Samsung Galaxy Note 3 review
Samsung pioneered the phablet craze for ever-larger handsets with the original Galaxy Note, and shows no sign of slowing down with this third iteration. With the huge amount of pre-launch hype now over, we finally get to find out whether the Samsung Galaxy Note 3 is a worthwhile upgrade, or simply a massive S4 with a stylus.
There's no question that the Galaxy smartphone range has a shared design lineage, but the Note 3 still manages to stand out from the Samsung Galaxy S4 thanks to a more pronounced silver trim and a leather-effect backplate, complete with faux stitching. It's still made from polycarbonate plastic, but the art deco-style ribbed chrome edges gives the phone a unique appearance. It's refreshingly different, unlike the slew of new handsets that are content to play it safe with only the bare minimum of changes. At 8.2mm thick you won't struggle to slip it in a pocket, despite the huge display.
SAMSUNG GALAXY NOTE 3 DISPLAY
That screen dominates the front of the phone, with just a Samsung logo above it and home, back and menu buttons below. At 5.7in the Note series continues to grow in screen size, but the slimmer horizontal screen bezels mean it's practically the same size as the Note 2. We could hold it quite comfortably, but needed to use our other hand to reach the far edges of the screen. You can perform many functions, like making a call or text one-handed, but it's really designed to be used with both hands at once.
The 1,920x1,080 resolution AMOLED display is simply gorgeous, with vibrant colours, intense brightness and incredible contrast. At 386 pixels per inch, tiny text looks pin-sharp, even when sat side-by-side with the Galaxy S4 and its 441ppi display. This is despite Samsung's continuing use of PenTile subpixel arrangements, which use two colours per pixel rather than three, meaning actual resolution is less than an equivalent LCD display.
SAMSUNG GALAXY NOTE 3 S-PEN
The abundance of screen space is an ideal match for the S-Pen, which naturally for a Note device is still a major highlight of using the Note 3. The stylus slips into the bottom of the handset when not in use and an icon appears in the notification bar when it's removed. There's also a reminder alert that vibrates if you take more than a few steps without the pen attached, so you shouldn't misplace it. It still uses digitiser technology from Wacom, meaning it detects varying pressure levels, great for sketching.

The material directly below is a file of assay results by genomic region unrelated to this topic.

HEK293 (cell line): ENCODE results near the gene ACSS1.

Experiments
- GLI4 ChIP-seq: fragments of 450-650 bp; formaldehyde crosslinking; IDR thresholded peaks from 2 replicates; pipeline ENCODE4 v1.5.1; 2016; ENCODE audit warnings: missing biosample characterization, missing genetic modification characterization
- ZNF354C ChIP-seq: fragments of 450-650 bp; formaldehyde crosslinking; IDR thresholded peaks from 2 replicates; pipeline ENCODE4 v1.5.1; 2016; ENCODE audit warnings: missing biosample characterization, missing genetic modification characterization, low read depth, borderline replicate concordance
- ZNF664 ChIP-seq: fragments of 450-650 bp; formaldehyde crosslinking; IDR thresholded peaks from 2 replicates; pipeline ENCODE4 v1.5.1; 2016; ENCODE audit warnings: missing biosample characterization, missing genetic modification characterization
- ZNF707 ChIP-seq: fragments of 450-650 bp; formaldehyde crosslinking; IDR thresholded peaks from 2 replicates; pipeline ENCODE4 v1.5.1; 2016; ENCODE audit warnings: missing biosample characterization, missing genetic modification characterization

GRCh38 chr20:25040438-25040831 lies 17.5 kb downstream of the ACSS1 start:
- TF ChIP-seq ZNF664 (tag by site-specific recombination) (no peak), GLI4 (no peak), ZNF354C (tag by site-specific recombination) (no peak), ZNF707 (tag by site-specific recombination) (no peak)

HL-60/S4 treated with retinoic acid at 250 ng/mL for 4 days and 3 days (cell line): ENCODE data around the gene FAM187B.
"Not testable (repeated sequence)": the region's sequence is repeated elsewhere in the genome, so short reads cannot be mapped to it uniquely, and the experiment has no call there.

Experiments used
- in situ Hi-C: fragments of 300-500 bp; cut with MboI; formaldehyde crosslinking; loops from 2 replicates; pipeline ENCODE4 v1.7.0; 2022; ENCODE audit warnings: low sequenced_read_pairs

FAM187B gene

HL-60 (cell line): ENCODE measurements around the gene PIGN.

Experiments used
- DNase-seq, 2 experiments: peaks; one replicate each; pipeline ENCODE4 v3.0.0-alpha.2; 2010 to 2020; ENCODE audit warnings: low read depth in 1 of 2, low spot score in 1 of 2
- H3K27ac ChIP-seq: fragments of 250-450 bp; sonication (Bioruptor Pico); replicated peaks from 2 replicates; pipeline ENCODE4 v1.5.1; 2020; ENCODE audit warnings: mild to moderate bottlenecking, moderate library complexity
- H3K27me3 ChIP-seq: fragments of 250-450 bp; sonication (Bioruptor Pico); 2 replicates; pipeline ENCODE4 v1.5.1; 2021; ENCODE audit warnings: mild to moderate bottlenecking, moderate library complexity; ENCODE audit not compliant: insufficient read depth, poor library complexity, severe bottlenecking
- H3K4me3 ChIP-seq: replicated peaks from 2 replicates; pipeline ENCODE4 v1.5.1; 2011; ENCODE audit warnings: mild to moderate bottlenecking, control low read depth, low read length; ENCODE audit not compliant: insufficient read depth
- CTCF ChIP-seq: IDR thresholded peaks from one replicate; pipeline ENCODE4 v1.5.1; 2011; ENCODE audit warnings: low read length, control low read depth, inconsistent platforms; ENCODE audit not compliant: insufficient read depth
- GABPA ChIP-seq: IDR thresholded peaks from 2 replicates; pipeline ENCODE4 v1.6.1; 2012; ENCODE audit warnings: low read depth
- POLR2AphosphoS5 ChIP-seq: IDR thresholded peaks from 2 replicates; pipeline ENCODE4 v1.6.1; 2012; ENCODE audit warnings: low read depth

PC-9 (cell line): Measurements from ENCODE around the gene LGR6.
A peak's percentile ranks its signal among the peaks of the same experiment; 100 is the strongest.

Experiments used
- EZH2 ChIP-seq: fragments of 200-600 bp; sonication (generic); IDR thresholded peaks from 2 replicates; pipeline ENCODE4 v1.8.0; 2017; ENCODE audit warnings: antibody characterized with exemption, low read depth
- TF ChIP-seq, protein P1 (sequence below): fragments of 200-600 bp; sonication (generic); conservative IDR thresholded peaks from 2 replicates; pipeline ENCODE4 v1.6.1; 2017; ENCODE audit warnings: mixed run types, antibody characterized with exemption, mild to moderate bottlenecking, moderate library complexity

Samsung has refined the software from the previous iteration, adding several new features such as Pen Window. With this you can create a window of any size by simply drawing a box on the screen and then choosing an app (from a limited but useful selection) to run within it. The scrapbook tool is much improved too, organising your cut-outs and clippings in a sensible order that's a lot easier to navigate through. The addition of tags, which can be searched system-wide, means you can categorise your notes into web links, photos, addresses and videos without worrying about losing them to the pile.
You still get plenty of pre-installed apps designed to work with the S-Pen, including S-Note for taking down scribbles and Sketchbook for Galaxy, which is a fairly comprehensive artist's tool with over a hundred different brushes, pencils and pens to make drawings and designs with. Apps that first appeared on the Galaxy S4, such as the S Health fitness tracker, S Translate, S Voice personal assistant and WatchOn remote control all make appearance too.
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